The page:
We all want to be in a job we enjoy. And, if you are dissatisfied with your current job, the following questions probably keep swirling about in your head:
- “Am I in the wrong career?”
- “Is this just the wrong job for me?”
- “Are there careers that are a good fit for adults with ADHD?”
- “Are there jobs that would work for me?”
Then, if you googled “ADHD friendly jobs” or “best careers for adults with ADHD,” you found articles proclaiming:
- “There are dream jobs for people like you, who are creative and easily bored.”
- “Quit your job if you have one of these 10 worst jobs.”
- “Sales, entrepreneur, medical professional, teaching, etc. are the best jobs for adults with ADHD.”
And so, after stumbling on one of these articles you think, “Maybe I should do that…” Then you start googling how can you can become an entrepreneur, teacher, etc.
Before you go down one rabbit hole after another hit the pause button.
Is There an Ideal Job for Adults with ADHD?
Over the years countless people have reached out to me because they were having challenges in their jobs.
Some, who enjoyed the content of their job, were in careers listed as worst for adults with ADHD. These have included therapists and attorneys. Yet, while they needed help managing their executive functioning challenges, they were not necessarily in the wrong career.
Others were also unhappy in their jobs and needed help managing their ADHD symptoms. Yet, they were in careers listed as ideal for adults with ADHD, such as attorneys, teachers and entrepreneurs/small business owners. Attorneys are on both lists. Interesting, right?
So, what are the ideal jobs for adults with ADHD?
Is Ari In the Right Career?
The following account, while fictional, is representative of these clients and can give us insight into this question.
When Ari, a solo practitioner, first came to me he was questioning whether law was the right field for him. And, though he was excellent at his craft, he was beginning to consider other options.
As we began to work together it became obvious that Ari was in the right field. He was passionate about his area focus. And his finished work was excellent. It also seemed being a solo practitioner was the best way for Ari to practice law.
But it was also obvious he would need to make some changes if he wanted to build a thriving business. The first step he needed to take was to create processes and systems to better manage all aspects of his business.
Without this, the business was languishing… He didn’t always follow-through with prospects. Current clients were frustrated with his lack of timely communication. He also wasn’t tracking his time and billing regularly. You get it. His business was a mess.
This may sound familiar to some of you.
Ari’s business began to grow and he felt better about his skills as an attorney once he:
– adopted the right process and systems for managing all aspects of his business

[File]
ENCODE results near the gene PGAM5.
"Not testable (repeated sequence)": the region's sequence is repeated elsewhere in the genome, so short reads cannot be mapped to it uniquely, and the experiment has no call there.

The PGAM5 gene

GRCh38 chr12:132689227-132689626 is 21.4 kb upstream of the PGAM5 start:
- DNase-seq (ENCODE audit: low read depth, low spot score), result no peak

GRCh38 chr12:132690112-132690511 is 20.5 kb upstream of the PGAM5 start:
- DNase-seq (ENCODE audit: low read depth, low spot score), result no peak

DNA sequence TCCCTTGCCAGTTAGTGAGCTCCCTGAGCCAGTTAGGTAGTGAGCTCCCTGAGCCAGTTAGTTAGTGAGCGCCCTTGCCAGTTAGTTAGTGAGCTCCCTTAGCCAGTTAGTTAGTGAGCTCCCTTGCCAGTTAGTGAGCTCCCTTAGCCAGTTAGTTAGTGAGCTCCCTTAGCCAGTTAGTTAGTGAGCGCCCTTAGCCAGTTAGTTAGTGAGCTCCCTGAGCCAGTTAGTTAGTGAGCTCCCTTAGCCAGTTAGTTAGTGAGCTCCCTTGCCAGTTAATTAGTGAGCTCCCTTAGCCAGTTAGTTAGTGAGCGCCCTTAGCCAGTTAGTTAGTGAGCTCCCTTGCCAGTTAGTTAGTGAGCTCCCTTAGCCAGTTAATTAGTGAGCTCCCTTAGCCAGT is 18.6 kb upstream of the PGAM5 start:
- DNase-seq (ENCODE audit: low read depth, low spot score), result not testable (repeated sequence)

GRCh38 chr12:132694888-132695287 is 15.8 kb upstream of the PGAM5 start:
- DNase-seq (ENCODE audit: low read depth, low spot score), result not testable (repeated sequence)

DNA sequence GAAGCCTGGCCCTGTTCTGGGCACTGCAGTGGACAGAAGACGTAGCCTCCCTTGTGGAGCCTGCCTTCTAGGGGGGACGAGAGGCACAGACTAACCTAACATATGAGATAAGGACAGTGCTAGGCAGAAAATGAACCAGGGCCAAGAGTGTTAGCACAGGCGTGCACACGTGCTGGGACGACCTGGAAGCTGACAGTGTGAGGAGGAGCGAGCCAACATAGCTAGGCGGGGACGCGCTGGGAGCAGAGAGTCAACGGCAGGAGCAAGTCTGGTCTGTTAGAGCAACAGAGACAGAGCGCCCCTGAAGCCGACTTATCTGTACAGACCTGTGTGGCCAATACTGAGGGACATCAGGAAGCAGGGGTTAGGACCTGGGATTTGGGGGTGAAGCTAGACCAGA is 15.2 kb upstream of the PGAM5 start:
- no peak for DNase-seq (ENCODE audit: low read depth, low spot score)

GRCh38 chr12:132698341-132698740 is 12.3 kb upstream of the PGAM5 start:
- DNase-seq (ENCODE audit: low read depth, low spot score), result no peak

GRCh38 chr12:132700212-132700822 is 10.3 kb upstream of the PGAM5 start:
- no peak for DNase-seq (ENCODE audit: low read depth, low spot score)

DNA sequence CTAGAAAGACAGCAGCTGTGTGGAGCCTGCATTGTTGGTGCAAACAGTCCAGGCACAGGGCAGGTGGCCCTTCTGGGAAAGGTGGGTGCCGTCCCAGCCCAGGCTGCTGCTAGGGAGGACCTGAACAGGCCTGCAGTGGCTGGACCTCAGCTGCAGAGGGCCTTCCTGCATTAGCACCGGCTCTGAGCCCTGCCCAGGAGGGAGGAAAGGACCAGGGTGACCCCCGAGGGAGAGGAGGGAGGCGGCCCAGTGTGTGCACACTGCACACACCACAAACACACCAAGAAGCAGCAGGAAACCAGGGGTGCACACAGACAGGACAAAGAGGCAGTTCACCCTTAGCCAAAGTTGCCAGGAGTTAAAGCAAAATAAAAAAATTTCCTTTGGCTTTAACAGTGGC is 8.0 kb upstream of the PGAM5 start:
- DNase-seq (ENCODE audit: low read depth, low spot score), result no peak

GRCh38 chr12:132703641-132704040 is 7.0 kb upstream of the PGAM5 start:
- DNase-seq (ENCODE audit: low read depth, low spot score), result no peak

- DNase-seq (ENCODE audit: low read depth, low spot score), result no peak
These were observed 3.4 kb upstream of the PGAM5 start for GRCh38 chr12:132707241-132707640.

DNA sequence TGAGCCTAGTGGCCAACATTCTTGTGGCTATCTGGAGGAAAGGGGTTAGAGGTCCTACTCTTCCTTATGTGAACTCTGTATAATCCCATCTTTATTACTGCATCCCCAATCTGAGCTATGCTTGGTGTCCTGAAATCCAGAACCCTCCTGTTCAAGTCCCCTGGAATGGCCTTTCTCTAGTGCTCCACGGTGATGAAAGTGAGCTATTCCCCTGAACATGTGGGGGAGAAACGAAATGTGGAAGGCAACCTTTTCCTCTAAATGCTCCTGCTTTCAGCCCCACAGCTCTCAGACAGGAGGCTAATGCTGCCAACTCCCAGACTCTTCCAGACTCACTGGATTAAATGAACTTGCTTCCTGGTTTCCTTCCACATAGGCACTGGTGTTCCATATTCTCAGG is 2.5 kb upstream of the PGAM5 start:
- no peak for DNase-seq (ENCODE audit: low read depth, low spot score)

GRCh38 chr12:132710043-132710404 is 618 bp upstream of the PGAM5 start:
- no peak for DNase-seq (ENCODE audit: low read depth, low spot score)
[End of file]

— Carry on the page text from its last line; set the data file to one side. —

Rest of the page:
– became more selective in who he accepted when he learned how to better prequalify clients.
– used his energy to focus on the essential parts of the business, including clients who were a good fit for him.
– managed distractions more effectively.
– and once he felt solvent enough he hired an assistant to help him with many of the administrative tasks.
After creating his business in this way Ari began to enjoy his practice much more. And no longer thought about leaving the legal field.
Even if you’re dissatisfied with your current job, like Ari, you may discover you’re still in the right career.
Best Jobs for Adults with ADHD
I suggested above that there is no ideal career for adults with ADHD. Likewise, it is impossible to generalize about the fit of a particular job for all ADHD adults.
Because you are not your ADHD.
Rather, you are multifaceted. You know that. So, it would be a disservice to reduce you to just your ADHD. Instead, you will want to explore the many factors intrinsic to you in considering whether a job suits you well.
Moreover, ADHD symptoms manifest themselves differently from person-to-person. Sure, there are often common challenges. But the way they show up for you and your ability to manage them will be different from another adult with ADHD.
The bottom line is the question you need to ask is, “What is the best job for me?” Continue reading on below to get some ideas on how you can do this.
Uncovering Your Strengths Through Reflection
The first step you can take is to inventory the talents that come naturally and easily to you – your strengths.
And one way to do this is by reflecting on what you know about yourself by answering the questions below. You can do this in one sitting or answer them over time as you observe yourself in action.
- Start with the most obvious. What are your strengths? This is not the time to be modest!
- What activities capture your attention and keep you consistently engaged? Often the activities we get excited about are those that use our strengths. What are your strengths related to these activities?